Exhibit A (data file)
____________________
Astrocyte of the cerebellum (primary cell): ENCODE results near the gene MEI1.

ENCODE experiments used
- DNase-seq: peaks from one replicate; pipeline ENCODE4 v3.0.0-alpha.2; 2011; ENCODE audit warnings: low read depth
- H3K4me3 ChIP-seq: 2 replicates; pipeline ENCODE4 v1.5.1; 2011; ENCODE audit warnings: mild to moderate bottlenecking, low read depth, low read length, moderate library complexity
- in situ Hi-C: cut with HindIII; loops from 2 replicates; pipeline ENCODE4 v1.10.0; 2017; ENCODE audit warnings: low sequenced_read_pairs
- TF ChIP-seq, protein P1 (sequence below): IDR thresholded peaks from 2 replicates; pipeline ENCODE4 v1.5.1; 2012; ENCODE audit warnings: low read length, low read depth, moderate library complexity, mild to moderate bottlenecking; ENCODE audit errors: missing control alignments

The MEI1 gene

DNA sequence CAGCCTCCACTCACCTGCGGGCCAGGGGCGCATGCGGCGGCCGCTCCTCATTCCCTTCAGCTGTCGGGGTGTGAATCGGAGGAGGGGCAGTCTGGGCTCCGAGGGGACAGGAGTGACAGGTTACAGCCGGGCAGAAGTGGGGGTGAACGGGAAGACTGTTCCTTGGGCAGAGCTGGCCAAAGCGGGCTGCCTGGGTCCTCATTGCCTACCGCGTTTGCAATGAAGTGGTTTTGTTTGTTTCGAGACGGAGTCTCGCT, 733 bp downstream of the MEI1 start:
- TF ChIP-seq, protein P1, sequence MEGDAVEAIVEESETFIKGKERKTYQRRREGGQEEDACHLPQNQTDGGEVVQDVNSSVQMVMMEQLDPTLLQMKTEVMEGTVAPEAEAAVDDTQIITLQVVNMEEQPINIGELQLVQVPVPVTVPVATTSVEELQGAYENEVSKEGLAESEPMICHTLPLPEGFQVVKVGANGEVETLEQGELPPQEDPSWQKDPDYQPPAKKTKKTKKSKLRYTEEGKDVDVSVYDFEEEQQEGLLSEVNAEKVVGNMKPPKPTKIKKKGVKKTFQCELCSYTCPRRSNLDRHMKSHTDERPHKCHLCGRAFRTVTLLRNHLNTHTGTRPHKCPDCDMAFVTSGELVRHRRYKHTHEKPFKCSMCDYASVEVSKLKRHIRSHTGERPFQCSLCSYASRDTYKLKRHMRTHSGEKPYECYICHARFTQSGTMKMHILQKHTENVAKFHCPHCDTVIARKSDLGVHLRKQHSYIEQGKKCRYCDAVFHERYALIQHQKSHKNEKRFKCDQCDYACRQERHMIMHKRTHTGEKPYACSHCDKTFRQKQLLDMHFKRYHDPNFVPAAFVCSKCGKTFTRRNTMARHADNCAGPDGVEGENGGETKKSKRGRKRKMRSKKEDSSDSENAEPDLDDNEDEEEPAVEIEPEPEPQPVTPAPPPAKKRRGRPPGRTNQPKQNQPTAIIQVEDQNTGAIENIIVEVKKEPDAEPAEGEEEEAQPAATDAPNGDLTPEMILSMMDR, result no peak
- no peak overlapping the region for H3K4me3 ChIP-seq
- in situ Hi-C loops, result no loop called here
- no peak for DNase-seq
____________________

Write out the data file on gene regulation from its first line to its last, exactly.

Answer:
Astrocyte of the cerebellum (primary cell): ENCODE results near the gene MEI1.

ENCODE experiments used
- DNase-seq: peaks from one replicate; pipeline ENCODE4 v3.0.0-alpha.2; 2011; ENCODE audit warnings: low read depth
- H3K4me3 ChIP-seq: 2 replicates; pipeline ENCODE4 v1.5.1; 2011; ENCODE audit warnings: mild to moderate bottlenecking, low read depth, low read length, moderate library complexity
- in situ Hi-C: cut with HindIII; loops from 2 replicates; pipeline ENCODE4 v1.10.0; 2017; ENCODE audit warnings: low sequenced_read_pairs
- TF ChIP-seq, protein P1 (sequence below): IDR thresholded peaks from 2 replicates; pipeline ENCODE4 v1.5.1; 2012; ENCODE audit warnings: low read length, low read depth, moderate library complexity, mild to moderate bottlenecking; ENCODE audit errors: missing control alignments

The MEI1 gene

DNA sequence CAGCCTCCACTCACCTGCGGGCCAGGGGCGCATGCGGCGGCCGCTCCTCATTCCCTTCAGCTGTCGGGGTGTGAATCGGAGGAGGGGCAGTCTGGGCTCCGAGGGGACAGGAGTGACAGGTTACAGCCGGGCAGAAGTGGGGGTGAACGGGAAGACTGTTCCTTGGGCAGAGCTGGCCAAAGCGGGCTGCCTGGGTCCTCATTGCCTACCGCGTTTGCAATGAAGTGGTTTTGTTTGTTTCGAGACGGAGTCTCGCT, 733 bp downstream of the MEI1 start:
- TF ChIP-seq, protein P1, sequence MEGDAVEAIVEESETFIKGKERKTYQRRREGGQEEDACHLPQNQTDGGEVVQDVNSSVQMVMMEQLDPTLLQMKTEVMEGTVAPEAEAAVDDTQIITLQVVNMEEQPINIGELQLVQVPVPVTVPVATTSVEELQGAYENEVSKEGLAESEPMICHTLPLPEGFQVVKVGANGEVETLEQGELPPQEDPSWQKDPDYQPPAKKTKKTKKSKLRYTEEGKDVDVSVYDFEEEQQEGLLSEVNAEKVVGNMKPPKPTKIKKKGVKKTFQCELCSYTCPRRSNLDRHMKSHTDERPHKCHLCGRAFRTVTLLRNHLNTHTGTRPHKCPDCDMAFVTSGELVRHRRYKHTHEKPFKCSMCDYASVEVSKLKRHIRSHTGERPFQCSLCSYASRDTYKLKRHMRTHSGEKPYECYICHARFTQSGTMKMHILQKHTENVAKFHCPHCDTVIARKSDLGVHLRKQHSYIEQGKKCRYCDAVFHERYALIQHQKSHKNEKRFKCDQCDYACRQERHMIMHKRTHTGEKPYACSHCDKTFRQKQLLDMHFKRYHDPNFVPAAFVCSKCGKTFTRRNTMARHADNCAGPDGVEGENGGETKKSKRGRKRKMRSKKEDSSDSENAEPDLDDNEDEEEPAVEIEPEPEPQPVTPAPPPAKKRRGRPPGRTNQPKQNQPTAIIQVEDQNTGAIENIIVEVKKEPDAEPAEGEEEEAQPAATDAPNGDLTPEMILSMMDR, result no peak
- no peak overlapping the region for H3K4me3 ChIP-seq
- in situ Hi-C loops, result no loop called here
- no peak for DNase-seq